Re: MD Hume, Paley and Intelligent Design

From: Arlo J. Bensinger (
Date: Fri May 06 2005 - 06:11:38 BST

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    > Very "worth it" IMO. I agree. I believe, however, that until there's a
    > widespread belief in the rational morality of the MOQ, the Judeo-Christian
    > morality of the West is a higher quality social pattern than the pattern
    > of moral relativism which invariable leads to an "anything goes"
    > weakening of social bonds. We see some of the effects of this weakening
    > today in the splintering of our society into disparate and competing
    > political groups, many claiming victim status. Pirsig attributes much of
    > this social degeneration to the scientific worldview which denies any
    > notion of a generic moral foundation in the universe.
    > Any thoughts? What basis for a social pattern of morality other than
    > offered by Judeo-Christianity would you suggest? Should we all become
    > Buddhists? Not that there would be anything wrong with that. :-)

    First, I guess, it depends how much we can separate spiritual morality from
    religious nationalism. So long as we support static social structures over
    intellectual patterns (no matter how cozy it may make our daily lives) we are
    behaving immorally. I have no problems, for example, with the 10 Commandments.
    In fact, I wish more people adhered to them. But I reject "enforcing" it
    because it is "revealed by God to a wandering tribe in Israel". Why not promote
    it, along with the 12-fold path, and other spiritual principles, as
    intellectual patterns to improve ourselves and our social patterns, rather than
    singling out one and promoting it "because God says so"?

    I think I reject the idea that the only choices we have are favoring religious
    nationalism or moral relativity. Many people behave morally in this country and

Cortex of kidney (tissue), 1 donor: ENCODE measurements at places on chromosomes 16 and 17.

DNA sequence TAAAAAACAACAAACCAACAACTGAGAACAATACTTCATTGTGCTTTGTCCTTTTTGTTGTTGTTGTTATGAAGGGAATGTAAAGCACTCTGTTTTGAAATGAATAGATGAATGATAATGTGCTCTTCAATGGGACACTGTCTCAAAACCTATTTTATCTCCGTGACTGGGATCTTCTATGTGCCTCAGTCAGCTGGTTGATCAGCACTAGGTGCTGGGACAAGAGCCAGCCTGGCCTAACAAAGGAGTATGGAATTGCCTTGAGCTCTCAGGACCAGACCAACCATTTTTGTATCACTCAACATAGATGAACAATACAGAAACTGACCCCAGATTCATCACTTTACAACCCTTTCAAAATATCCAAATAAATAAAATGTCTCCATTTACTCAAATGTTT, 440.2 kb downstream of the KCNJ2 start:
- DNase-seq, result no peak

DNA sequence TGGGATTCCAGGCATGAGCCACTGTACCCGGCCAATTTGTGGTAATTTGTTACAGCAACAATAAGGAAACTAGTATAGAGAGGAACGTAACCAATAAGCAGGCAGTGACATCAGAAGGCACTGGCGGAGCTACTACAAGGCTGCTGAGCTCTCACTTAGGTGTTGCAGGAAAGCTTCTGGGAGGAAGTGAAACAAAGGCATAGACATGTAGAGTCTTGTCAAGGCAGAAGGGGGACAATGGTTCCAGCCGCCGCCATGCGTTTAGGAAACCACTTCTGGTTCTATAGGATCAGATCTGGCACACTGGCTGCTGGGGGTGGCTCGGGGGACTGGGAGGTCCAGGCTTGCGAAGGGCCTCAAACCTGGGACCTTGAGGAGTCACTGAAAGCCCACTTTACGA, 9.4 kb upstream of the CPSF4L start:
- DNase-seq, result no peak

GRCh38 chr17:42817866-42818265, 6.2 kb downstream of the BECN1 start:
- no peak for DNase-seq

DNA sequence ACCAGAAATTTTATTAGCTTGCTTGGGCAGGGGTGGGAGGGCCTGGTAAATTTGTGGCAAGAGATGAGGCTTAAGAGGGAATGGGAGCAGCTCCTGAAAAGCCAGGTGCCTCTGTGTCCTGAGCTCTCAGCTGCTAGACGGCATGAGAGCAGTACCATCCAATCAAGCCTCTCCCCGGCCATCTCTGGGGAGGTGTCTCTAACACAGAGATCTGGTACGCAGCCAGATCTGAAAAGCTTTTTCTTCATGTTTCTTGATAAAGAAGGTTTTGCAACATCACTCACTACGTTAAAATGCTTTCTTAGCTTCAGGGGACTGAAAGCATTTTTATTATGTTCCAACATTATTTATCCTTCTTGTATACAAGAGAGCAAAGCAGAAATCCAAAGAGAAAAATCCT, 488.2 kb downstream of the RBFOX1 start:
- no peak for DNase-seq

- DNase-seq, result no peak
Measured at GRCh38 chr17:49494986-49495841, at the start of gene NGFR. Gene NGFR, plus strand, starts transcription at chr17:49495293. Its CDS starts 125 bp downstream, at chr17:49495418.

elsewhere that are not doing so out of blind obedience to a God. I think we
    should give people more credit than that. "Thou Shall Not Kill", for example,
    embodies an intellectual pattern that can be open to anyone. It does not need
    to be wrapped in the veneer of "because the Christian God tells you not to". Or
    any other God for that matter, again I am not picking on Christianity per se.

    Also, I think what bothers me about the whole "Judeo-Christian" morality, is
    that few people actually adhere to it. It is used to "condemn" the behavior of
    others, to be sure. For example, Jesus' life was heavily devoted to feeding the
    hungry, sheltering the homeless and healing the sick. If *these* moralities
    were legislated, a lot of people would be in an uproar. But, talk about
    "homosexuality", and every Christian around goes screaming for laws to protect
    us. We, as a people, like using God to tell others what they can't do, but hate
    having God tell us what we should do. (How many people actually keep the
    Sabbath holy? Funny story... I was doing part-time work years ago at a Barnes
    and Noble in Chicago. It as a Sunday afternoon, and a woman came in and asked
    for our "bibles". I showed her where they were, but apparently although we had
    "bibles", we did not have "the bible". When I suggested a Christian bookseller
    down the street, she looked at me and said smugly; "I would, but real
    Christians don't work on Sunday".... Apparently they have no qualms "shopping"
    though. :-))


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